If the original monster had an special ability, that ability is transferred to the monsterball. A ghoulball does paralysis on a hit. A dragon ball ignites, and deals its full breath attack damage.
Spherical Wizard Spells
Level 1 Spherical Wizard Spell
For a number of rounds equal to your caster level, you can charge around under your own power, dealing trample attacks at your leisure. You cannot cast spells during this time, nor use your compress ability.
Level 1 Spherical Wizard Spell
You touch a monsterball and absorb it into you. You heal 1d4 HP for every HD the original monster had. You also gain any special monsterball ability that the monsterball had as a prepared spell. You can cast this as a touch spell or through your trample attack (as normal for a spherical wizard). You can only cast this converted spell once (as normal for a spell). The spell is lost when you sleep (as normal for a spell).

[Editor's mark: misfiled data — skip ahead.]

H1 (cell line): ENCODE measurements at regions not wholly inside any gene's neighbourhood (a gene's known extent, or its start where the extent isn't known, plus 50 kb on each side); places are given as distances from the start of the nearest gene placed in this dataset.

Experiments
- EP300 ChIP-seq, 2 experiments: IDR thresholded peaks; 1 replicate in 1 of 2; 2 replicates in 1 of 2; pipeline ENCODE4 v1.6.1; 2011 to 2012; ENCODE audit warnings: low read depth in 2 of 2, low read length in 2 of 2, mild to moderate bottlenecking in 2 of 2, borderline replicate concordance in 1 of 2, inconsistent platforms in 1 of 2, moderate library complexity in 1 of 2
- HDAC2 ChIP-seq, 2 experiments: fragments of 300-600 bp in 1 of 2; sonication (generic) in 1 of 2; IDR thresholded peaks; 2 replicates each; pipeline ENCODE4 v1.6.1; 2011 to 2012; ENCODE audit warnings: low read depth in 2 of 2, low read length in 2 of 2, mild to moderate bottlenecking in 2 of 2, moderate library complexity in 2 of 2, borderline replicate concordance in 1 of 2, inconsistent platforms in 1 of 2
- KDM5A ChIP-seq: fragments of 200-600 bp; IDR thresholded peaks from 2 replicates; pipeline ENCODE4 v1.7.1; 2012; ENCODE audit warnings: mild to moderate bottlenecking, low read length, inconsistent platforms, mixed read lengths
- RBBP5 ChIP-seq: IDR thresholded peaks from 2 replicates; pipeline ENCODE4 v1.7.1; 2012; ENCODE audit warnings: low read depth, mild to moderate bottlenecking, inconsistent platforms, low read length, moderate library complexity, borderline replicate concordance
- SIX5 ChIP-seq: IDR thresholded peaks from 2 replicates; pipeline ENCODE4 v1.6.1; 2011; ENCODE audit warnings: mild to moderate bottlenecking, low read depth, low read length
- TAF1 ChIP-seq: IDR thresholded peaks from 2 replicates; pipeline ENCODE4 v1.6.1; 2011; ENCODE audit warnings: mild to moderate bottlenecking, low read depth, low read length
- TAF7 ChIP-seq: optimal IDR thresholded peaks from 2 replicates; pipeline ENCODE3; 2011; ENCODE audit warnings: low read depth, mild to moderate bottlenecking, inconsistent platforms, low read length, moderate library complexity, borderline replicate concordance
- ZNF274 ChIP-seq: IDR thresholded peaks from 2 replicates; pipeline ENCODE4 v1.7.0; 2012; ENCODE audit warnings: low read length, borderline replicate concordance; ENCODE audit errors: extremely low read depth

Seek the Moon
Level 2 Spherical Wizard Spell
You teleport to the moon (which you suspect is either another spherical wizard or the progenitor of your race). This spell doesn't allow you breathe on the moon, nor return from the moon.
Level 3 Spherical Wizard Spell
As careen, except that every creature you kill with your trample ability sticks to you, making you a larger ball. Each item that you roll over is also picked up, and added to your bulk. You cannot pick up things larger than you. Each time you increase your mass in this way, increase your trample damage by +1d6.
For example, you are medium sized and roll over 3 orcs: your trample damage increases to 2d6. You could even space this out, so that 1 orc added = +1 damage, 2 orcs = +2, and 3 orcs = the full +1d6. Increasing from large to huge size will require either 12 orcs beyond that, or 3 ogres.
|who else remembers this game?|